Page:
Dale Orville Smith was born March 7, 1911 in Reno, Washoe County, Nevada. He attended Reno schools and the University of Nevada for two years before his appointment to the U.S. Military Academy. Upon his graduation from West Point in 1934, Smith spent his summer aboard the battleship Wyoming on a midshipman cruise to Europe. He attended flying school at Randolph and Kelly Fields in Texas upon his return to the states.
Smith initially was interested in flying fighter aircraft, but because of his height (reportedly 6’7″), he was transitioned to bomber training. After flying school, he was assigned to Hamilton Field, California. The Air Corps was testing B-10 and B-12 bombers at Hamilton, but Smith was assigned to assist in the development of the bombing technique using the Norden bomb sight.
On October 13, 1935, he married Elise W. Ivy at Fort Sam Houston, Texas. Their son, Kort Ivy Smith (b. Jan. 10, 1937 – d. Feb. 12, 1980), was nominated to the United States Military Academy in 1954. (Dale and Elise later divorced and he remarried).
In 1938 Smith began an assignment as an engineering officer and test pilot at Luke and Hickam Fields in Hawaii. Two years later in 1940, he left Hawaii for Langley Field, Virginia. He was assigned to the 2nd Bomb Group, where he flew the early Flying Fortresses. At the outset of WWII, Smith commanded the 20th Squadron of the 2nd Bomb Group. His squadron was placed under Navy control and assigned to hunt submarines. He held several different positions – group executive officer, group commander, and assistant chief of staff – with the Army Air Forces Anti-Submarine Command until the summer of 1943.
On November 23, 1943, Smith replaced Col. Julius K. Lacey as the third commander of the 384th Bomb Group of the 8th Air Force. Lacey had taken command of the 384th only two months earlier as a temporary replacement for Col. Budd J. Peaslee. Smith’s history is reported as his having flown thirty-one combat missions, and his record with the 384th indicates that he flew twenty-five of them with that group based in Grafton Underwood, England.
The 384th Bomb Group’s photo gallery contains photos of three aircraft named by Smith: B-17s 42-37727 named Elise after his wife, one named Kort after his son (which I cannot find in the 384th’s aircraft database), and 44-8007 named Screaming Eagle .
Smith turned over command of the 384th Bomb Group to Lt. Col. Theodore R. Milton on October 24, 1944. Smith was reassigned to the Pentagon, where he spent the last six months of WWII as chief of the Bombardment Branch, Requirements Division of the Army Air Forces. Shortly after V-J Day he was transferred to March Field, California as the director of operations until he was sent to the Air University at Maxwell Field, Alabama in 1946, where he was appointed Chief of the Research Division.
Smith attended the Air War College as a student for a year from the summer of 1947 to summer 1948. Next he attended Stanford University, graduating in January 1951 with a Master of Arts and Doctor of Education degrees. Smith was assigned to the faculty of the Air War College at Maxwell Air Force Base and later appointed Deputy Director of Education at Headquarters Air University. On May 1, 1952, Smith was appointed Director of Education. In October 1953, he was promoted to Brigadier General. On July 1, 1954, Smith was assigned to the staff of the Operations Coordinating Board in Washington, D.C.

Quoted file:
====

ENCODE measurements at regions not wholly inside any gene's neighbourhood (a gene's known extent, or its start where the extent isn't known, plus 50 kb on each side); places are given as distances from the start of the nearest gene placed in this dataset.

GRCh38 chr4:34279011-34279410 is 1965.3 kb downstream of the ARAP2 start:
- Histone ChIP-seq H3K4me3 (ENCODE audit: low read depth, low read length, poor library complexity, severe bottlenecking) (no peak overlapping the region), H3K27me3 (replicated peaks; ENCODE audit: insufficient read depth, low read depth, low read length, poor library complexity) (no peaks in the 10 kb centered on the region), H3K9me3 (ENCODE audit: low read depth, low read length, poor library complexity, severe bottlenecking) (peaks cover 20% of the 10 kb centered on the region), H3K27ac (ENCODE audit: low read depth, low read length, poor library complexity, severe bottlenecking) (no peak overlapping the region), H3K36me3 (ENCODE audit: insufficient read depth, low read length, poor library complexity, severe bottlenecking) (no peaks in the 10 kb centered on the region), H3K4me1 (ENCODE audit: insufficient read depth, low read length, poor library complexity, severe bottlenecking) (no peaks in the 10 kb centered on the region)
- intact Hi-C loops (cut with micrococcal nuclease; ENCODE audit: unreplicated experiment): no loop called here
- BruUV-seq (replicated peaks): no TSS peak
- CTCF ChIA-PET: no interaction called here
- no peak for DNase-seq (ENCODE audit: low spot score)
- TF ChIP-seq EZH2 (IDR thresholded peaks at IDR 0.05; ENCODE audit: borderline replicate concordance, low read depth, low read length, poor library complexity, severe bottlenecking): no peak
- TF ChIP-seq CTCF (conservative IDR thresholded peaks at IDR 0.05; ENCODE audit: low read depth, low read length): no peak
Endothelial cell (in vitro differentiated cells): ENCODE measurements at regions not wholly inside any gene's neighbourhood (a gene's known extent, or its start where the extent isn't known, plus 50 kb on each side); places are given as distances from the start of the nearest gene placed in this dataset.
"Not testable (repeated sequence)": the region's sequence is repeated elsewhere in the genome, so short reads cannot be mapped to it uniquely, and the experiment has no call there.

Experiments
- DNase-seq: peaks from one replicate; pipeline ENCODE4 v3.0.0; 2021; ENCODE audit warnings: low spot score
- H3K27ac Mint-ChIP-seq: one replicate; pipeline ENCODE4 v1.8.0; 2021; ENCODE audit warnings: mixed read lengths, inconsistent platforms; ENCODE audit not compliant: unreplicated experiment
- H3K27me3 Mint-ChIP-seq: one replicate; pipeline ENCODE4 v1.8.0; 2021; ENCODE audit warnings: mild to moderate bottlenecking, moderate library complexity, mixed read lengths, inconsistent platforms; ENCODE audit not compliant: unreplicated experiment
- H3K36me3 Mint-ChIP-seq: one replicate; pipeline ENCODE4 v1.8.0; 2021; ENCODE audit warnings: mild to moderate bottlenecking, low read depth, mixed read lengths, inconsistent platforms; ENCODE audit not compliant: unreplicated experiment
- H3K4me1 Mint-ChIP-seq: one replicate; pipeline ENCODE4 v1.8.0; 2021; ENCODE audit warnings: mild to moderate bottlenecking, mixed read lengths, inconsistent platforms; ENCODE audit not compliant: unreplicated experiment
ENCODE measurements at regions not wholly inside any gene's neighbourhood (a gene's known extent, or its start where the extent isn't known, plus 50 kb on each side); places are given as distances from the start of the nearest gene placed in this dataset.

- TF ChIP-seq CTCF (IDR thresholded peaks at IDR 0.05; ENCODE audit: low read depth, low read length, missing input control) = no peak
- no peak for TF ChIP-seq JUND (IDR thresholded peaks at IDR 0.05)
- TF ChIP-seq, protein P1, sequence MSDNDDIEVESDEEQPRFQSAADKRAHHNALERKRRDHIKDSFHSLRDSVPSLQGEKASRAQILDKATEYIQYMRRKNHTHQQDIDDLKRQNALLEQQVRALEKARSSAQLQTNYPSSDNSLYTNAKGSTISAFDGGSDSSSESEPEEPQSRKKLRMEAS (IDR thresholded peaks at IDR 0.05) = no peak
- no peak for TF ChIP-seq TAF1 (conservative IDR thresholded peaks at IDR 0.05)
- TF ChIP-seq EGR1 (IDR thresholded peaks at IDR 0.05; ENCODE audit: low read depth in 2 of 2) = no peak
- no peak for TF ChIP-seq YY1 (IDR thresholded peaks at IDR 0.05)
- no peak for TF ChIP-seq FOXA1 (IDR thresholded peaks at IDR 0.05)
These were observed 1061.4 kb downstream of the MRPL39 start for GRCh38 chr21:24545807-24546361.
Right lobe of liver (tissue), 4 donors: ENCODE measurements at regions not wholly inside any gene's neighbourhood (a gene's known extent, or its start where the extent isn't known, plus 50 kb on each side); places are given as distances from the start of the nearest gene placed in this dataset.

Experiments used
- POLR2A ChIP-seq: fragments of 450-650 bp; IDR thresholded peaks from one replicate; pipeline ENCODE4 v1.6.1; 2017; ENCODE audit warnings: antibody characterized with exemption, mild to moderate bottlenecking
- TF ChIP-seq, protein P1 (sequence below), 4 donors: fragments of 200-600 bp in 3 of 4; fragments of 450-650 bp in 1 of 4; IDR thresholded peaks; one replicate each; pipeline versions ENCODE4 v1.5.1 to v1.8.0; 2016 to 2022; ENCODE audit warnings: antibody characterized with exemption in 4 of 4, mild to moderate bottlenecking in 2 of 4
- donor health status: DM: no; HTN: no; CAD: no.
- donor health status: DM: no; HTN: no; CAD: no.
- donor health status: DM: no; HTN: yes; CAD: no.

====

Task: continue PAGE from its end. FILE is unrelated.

In 1956, Smith returned to the Pentagon where he was assigned as Chief, Policy Division in the Plans Directorate of DCSIO, Headquarters U.S. Air Force. Smith played a significant role in preparing the U.S. position for negotiations carried on with the Kingdom of Saudi Arabia for Dhahran Airfield.
When King Saud visited the United States in February 1957, Smith was the military representative in the talks between the U.S. and the Kingdom of Saudi Arabia. In March 1957 he went to Saudi Arabia as the Department of Defense representative. On July 1, 1957 Smith assumed command of the 2nd Air Division (U.S. Air Forces in Europe) at Dhahran Airfield and the U.S. Military Training Mission to Saudi Arabia.
Upon completion of his mission to Saudi Arabia, Smith was transferred to the Far East and on Jan. 8, 1958, he assumed command of the 313th Air Division (Pacific Air Forces) on Okinawa. In March of 1959 Smith participated in the Southeast Asia Treaty Organization maneuver “Air Progress” held in Thailand.
Smith was promoted to Major General June 30, 1959, and a year later, on June 30, 1960 he returned to the United States, to Stewart Air Force Base in New York for his new command of the 64th Air Division.
On July 20, 1961 Smith was assigned to Washington, D.C. as special assistant to the Joint Chiefs of Staff for Arms Control. He was responsible for assisting the Joint Chiefs on all matters pertaining to disarmament.
Smith was reassigned on July 8, 1963, as the Air Force Member of the Joint Strategic Survey Council (also known as “The Three Wise Men”), which advises the Joint Chiefs and consists of only three officers of two star rank, one from each service, together with three colonel-captain level officers and secretarial help.
Major General Dale O. Smith retired on July 1, 1964. In retirement, he authored two books, Cradle of Valor: The Intimate Letters of A Plebe at West Point Between the Two World Wars, published in 1988, and Screaming Eagle: Memoirs of A B-17 Group Commander, published in 1990.
Smith died January 5, 1998 in Palm Springs, Riverside County, California, and is buried in the United States Military Academy Post Cemetery, West Point, Orange County, New York, Plot: Section VI, Row B, Site 100.
Smith was awarded the Air Medal with four oak leaf clusters, the Distinguished Flying Cross with three clusters, and the Croix de Guerre with palm. During his command, the 384th was cited twice as a Distinguished Unit.
© Cindy Farrar Bryan and The Arrowhead Club, 2016